A man needed six hours of surgery after being attacked by an out of control dog, a court has heard.
The victim was one of two people “well trained” mastiff Bolo attacked while being walked
Bolo, was being walked by Andrew Higgin, a friend of its owner, when it set upon a stray labrador.
A man and a woman came over to help and once the dog freed the labrador from its clutches it turned its attention towards them, Preston Crown Court was told.
The man underwent extensive surgery and a skin graft for wounds to his mouth, and suffered nightmares and flashbacks after the attack.
The the woman required 30 stitches, and has been left with physical scarring and a fear of dogs.
Higgin, 25, of Rockingham Avenue, Bispham, admitted being in charge of a dog that was dangerously out of control.
He had offered to take Bolo for a walk on Furness Avenue, Blackpool, in the early hours of April 1 last year, and the court heard the dog attracted the attention of the stray while he was out.
Michelle Brown, prosecuting, said Higgin took the dog out, with a harness and a lead, at around 2am, and again at 6am.
During the later walk, Bolo attacked the stray, clamping his jaw around the labrador’s throat.
Miss Brown said: “Bolo was so out of control that once separated from the other dog and the other dog removed from the equation, he appeared to turn his attention by biting the woman on the chin, neck and finger. (The man) sought to intervene and the dog went to bite his nose, lip and chin.”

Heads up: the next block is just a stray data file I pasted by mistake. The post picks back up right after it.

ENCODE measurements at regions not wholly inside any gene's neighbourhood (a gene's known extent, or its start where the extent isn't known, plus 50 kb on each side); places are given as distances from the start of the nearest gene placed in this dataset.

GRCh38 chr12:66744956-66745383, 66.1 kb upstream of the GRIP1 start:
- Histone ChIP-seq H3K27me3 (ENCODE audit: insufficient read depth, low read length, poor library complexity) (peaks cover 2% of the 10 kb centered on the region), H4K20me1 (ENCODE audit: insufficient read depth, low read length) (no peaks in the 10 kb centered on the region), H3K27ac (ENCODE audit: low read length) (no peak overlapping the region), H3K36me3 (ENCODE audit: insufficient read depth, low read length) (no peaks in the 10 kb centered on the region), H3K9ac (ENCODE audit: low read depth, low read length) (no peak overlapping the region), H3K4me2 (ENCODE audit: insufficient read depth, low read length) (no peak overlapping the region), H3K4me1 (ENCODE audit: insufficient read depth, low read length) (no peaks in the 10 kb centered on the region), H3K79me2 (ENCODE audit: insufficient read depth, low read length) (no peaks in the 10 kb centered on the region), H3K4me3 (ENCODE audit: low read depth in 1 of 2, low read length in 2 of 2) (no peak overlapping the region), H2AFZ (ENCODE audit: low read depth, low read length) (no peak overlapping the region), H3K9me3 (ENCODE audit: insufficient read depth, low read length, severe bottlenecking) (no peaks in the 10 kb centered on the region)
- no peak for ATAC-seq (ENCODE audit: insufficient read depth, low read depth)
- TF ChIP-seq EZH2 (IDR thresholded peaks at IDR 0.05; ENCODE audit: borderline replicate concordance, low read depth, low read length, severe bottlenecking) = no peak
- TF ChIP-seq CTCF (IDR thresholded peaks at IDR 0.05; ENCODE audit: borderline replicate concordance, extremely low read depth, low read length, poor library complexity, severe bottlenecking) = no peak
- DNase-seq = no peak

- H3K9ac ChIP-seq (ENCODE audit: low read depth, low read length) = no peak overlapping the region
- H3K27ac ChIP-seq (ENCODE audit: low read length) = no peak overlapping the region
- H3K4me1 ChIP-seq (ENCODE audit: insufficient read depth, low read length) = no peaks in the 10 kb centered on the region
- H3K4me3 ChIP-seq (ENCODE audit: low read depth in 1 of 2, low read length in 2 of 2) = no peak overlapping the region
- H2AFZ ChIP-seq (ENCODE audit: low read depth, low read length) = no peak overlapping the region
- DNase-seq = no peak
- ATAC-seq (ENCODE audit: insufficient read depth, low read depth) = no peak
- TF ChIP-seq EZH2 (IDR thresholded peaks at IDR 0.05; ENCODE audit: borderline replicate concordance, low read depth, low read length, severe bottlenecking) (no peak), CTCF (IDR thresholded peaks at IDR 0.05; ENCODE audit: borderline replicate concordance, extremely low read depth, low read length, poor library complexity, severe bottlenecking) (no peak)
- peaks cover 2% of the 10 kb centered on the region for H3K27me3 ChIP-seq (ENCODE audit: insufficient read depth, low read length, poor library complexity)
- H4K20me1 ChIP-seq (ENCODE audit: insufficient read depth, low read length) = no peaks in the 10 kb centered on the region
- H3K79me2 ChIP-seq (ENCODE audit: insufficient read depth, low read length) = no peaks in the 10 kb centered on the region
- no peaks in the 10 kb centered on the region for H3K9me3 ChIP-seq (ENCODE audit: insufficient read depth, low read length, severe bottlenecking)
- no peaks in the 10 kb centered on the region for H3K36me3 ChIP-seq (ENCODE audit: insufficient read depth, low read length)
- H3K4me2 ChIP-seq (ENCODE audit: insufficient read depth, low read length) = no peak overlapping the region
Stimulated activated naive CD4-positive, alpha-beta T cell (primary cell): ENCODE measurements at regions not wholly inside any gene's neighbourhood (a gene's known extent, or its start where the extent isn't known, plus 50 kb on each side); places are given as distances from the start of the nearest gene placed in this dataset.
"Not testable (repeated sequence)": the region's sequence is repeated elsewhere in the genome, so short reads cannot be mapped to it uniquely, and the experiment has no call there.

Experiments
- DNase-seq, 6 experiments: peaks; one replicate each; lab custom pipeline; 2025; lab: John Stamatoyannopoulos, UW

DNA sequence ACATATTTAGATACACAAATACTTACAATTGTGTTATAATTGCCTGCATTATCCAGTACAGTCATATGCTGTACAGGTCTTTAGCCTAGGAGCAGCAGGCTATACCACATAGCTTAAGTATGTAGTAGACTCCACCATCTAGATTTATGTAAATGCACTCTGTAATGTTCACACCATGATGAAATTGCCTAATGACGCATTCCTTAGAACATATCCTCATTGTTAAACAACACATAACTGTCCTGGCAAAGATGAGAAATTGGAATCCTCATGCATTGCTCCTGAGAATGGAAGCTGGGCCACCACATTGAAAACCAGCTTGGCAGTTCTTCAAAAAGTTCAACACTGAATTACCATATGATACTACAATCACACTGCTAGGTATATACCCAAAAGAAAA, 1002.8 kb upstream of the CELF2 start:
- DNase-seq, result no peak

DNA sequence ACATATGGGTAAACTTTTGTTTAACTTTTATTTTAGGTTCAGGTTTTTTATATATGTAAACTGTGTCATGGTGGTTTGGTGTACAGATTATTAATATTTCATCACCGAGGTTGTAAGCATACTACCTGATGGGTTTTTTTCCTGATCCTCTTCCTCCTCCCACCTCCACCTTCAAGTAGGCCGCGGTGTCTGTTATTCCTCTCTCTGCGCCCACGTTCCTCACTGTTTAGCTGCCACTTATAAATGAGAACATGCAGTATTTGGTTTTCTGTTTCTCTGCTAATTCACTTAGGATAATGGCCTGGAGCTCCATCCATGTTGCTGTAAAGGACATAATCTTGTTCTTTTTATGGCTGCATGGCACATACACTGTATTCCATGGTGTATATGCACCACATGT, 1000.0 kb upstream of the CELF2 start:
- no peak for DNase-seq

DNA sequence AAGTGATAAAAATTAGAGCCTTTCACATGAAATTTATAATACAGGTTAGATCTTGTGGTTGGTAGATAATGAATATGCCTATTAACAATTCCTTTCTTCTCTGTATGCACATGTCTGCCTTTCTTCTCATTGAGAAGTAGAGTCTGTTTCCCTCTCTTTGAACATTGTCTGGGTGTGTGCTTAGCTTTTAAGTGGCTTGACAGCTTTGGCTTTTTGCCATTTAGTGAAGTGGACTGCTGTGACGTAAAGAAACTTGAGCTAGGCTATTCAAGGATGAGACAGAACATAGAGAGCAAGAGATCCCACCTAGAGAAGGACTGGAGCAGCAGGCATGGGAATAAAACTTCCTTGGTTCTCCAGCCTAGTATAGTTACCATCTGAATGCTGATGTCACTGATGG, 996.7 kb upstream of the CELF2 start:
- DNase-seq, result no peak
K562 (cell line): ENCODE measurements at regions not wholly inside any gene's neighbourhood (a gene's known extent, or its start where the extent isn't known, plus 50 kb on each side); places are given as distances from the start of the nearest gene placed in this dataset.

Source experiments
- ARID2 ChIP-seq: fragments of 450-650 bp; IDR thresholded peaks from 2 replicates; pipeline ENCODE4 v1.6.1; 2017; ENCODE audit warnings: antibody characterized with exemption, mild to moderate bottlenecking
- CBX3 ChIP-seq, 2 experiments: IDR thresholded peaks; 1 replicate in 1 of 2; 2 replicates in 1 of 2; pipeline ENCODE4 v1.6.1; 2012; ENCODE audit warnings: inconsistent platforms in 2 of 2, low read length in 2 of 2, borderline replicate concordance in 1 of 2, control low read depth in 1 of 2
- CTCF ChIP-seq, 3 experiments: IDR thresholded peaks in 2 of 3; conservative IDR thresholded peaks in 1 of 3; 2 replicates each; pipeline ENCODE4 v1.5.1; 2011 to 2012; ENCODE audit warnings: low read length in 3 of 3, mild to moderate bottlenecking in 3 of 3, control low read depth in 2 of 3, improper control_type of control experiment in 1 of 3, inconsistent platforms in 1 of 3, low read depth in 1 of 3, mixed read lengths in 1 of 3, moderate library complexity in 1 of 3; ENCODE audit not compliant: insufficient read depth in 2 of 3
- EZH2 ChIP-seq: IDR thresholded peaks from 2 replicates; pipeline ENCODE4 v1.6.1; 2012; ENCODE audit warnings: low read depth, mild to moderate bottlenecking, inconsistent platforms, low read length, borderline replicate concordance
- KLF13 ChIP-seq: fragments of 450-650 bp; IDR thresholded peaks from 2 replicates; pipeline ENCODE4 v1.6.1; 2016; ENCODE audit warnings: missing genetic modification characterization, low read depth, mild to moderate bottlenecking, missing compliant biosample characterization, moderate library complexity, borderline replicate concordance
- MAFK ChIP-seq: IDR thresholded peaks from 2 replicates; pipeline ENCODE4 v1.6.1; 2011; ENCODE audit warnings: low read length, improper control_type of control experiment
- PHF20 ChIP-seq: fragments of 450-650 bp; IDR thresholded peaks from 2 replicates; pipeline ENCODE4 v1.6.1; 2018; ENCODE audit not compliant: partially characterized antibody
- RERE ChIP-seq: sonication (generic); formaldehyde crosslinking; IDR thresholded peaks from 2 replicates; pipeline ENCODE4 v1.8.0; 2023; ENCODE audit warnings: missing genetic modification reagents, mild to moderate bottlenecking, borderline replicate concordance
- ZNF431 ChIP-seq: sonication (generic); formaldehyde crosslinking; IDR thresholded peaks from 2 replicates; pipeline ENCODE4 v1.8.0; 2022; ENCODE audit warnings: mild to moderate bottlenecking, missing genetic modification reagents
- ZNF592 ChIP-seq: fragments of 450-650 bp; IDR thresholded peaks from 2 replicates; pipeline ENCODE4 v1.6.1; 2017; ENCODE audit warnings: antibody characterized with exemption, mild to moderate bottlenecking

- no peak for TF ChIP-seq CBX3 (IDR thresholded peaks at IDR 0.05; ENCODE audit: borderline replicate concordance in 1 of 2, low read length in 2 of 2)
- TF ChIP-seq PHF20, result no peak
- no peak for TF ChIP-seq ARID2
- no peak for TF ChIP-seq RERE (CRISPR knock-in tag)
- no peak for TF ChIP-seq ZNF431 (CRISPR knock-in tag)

A dog assessor told the court on Tuesday it seemed to have been two male dogs fighting, and when they became separated their aggression was redirected and Bolo may have perceived he was under attack. He said Bolo was “very well trained” and described what had happened as being very unusual.
The dog has been in kennels since the incident, where he was described as being co-operative and easy to handle.
Nick Courtney, defending, said Bolo had been provoked by the stray dog.
He said: “It may well be that had somebody been responsible for the black labrador, none of the incident would have occurred at all.”
Sentencing Higgin to a 12-month conditional discharge, Judge Andrew Woolman said the incident had been “terribly unfortunate” for the bitten victims.
He added: “I accept in general terms you did your best to keep it under control and out of the way, but it all went wrong.” He made a contingent destruction order for the dog, including a requirement that it is kept muzzled and on a lead when out in public.